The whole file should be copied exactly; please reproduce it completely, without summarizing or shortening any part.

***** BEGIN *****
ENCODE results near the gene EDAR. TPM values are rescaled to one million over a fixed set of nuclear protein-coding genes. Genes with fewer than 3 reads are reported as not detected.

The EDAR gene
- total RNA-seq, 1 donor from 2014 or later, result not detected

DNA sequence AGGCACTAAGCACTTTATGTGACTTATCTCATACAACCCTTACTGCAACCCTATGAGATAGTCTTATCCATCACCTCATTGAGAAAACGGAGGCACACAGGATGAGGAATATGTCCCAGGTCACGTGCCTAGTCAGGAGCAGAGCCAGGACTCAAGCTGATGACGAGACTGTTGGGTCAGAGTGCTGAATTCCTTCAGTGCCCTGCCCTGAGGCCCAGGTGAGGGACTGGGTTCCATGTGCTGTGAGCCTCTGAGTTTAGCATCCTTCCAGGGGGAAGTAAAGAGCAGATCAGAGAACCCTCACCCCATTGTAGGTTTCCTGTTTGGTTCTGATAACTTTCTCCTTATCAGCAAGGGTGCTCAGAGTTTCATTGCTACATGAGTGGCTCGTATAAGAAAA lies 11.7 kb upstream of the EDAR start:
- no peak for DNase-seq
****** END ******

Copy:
ENCODE results near the gene EDAR. TPM values are rescaled to one million over a fixed set of nuclear protein-coding genes. Genes with fewer than 3 reads are reported as not detected.

The EDAR gene
- total RNA-seq, 1 donor from 2014 or later, result not detected

DNA sequence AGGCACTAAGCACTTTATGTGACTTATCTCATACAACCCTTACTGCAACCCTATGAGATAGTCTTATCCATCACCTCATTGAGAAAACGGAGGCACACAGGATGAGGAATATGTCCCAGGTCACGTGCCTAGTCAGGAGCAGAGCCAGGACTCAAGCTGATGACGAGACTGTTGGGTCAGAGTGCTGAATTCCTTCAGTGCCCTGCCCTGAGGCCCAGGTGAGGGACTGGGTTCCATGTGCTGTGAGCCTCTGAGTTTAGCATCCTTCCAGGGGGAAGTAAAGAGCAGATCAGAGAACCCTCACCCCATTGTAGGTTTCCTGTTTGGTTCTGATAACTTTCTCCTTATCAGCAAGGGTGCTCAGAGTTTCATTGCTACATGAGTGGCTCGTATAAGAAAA lies 11.7 kb upstream of the EDAR start:
- no peak for DNase-seq